With a gold backed dollar, the U.S. economy would have to compete on a fair basis world-wide, value for value, and not just use “funny money” to buy up scarce resources, or the time and talent of foreigners that have developed and built products. And America, would not be able to afford to station its forces in 147 different countries, nor wage wars on the scale they have hitherto either. And it would appear, the world is waking up to this injustice too…
Here below, Mike Maloney talks to Chris Martenson, and explains in simple terms how the Fed can magic up digital currency, and then use that new currency, to buy up assets that other people have sweated over, thought and laboured over, for huge amounts of time. And that is just not only immoral, but in the Fed, is called “Keynsianism”… And Mike in his inimitable style suggests the FED, is guilty of “manslaughter” at the very least.
Here also, Jim Sinclair, says emancipated gold, will ultimately reach $50,000 oz. It might, I suspect, but we are probably at least half a decade away from that, if not a generation (or two). Though if the SDR gets floated soon and becomes widely available as other currencies collapse, then it may – sooner, rather than later.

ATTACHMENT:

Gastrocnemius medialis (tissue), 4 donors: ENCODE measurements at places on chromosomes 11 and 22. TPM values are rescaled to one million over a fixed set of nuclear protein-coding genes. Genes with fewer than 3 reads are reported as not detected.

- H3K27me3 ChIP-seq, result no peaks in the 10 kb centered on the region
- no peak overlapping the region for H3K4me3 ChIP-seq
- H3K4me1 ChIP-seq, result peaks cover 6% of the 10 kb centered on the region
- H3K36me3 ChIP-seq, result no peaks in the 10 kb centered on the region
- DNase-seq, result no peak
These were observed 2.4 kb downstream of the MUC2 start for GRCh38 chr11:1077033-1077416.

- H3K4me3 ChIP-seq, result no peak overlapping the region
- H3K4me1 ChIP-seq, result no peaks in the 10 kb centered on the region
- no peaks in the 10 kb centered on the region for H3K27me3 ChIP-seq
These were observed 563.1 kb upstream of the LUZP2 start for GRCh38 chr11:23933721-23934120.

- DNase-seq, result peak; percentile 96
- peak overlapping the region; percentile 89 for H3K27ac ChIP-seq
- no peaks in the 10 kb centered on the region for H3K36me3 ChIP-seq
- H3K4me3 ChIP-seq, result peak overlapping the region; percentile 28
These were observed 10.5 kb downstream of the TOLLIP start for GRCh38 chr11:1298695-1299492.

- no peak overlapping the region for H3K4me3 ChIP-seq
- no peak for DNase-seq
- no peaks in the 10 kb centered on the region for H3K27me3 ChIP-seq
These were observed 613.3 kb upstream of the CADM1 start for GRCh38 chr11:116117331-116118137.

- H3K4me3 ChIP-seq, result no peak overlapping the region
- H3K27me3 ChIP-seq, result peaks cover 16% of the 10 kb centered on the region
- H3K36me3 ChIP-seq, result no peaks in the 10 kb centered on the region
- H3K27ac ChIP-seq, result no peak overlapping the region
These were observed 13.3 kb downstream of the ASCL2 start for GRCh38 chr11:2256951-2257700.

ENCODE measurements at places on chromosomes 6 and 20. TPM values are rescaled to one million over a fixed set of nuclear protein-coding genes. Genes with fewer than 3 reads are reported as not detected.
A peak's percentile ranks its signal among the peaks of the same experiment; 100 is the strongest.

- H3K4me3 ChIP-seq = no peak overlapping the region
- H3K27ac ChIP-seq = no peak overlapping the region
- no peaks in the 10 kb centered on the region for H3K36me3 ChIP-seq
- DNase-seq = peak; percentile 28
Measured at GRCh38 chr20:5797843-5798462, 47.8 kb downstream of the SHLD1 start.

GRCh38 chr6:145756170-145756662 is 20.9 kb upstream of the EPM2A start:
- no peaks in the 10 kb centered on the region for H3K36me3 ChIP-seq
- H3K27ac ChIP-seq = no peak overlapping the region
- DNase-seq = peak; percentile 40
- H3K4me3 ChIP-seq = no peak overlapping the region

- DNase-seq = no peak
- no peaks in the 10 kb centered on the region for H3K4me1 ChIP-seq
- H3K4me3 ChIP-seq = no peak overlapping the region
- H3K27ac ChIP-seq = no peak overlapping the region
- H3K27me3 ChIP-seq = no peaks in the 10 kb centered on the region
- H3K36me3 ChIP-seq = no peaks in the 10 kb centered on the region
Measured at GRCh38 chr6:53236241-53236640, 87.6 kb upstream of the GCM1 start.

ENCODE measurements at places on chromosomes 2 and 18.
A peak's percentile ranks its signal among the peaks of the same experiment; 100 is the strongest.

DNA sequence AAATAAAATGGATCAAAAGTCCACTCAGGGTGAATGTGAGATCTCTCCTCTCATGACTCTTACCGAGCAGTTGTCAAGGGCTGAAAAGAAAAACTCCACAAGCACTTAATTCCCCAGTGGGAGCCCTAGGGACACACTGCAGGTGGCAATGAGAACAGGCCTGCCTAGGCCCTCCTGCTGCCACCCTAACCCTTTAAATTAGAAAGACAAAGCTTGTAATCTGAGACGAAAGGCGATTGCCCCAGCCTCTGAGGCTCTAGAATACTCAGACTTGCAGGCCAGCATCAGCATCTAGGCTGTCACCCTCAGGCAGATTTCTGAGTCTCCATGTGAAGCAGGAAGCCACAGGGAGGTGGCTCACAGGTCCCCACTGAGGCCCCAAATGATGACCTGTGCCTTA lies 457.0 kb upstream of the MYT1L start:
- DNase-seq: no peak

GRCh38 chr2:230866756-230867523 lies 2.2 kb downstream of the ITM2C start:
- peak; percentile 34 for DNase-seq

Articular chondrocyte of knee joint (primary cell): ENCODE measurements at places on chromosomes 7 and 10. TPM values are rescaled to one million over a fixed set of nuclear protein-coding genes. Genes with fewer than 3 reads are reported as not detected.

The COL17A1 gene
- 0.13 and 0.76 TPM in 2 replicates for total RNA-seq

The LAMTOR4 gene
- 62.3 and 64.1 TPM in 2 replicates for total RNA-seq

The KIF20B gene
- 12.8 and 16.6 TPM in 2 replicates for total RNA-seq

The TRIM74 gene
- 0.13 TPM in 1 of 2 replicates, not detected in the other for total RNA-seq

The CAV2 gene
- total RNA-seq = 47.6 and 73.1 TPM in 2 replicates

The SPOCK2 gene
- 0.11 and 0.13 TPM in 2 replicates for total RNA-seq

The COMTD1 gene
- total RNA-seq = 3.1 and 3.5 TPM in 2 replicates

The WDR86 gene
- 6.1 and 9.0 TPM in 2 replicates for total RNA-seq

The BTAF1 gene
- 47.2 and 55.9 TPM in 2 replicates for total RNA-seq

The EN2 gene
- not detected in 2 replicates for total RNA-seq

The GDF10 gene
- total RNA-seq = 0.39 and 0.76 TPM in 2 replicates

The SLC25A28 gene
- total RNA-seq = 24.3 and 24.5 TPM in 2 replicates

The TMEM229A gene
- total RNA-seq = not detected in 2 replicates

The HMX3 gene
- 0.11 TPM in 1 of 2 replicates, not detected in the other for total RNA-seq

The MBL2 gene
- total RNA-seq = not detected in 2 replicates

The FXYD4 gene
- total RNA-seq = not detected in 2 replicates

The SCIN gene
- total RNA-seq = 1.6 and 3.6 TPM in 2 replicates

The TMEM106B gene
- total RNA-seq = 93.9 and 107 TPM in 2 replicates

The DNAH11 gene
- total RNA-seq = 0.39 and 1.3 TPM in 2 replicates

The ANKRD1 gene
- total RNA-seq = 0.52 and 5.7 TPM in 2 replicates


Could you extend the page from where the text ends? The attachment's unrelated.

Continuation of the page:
In one video, Dr Jim Willie discusseed with Elijah Johnson, the current state of affairs with respect of the American Dollar, and its status on international markets, including a mention I think that should be given wider prominence, a small matter of how the U.S. Navy fleet based in the Persian Gulf is having to pay for its diesel for its warships, with silver, as the Arabs, got tired of the depreciating asset – the dollar., or Treasury Bill, verging on negative yield, as the Fed does everything in its power to stimulate inflation, and more spending… However, for some reason, the video mysteriously disappeared from You-Tube; but Jim Willie suggests that Silver will be the straw that breaks the back of this Financial Camel…
So, what drives the price of Gold?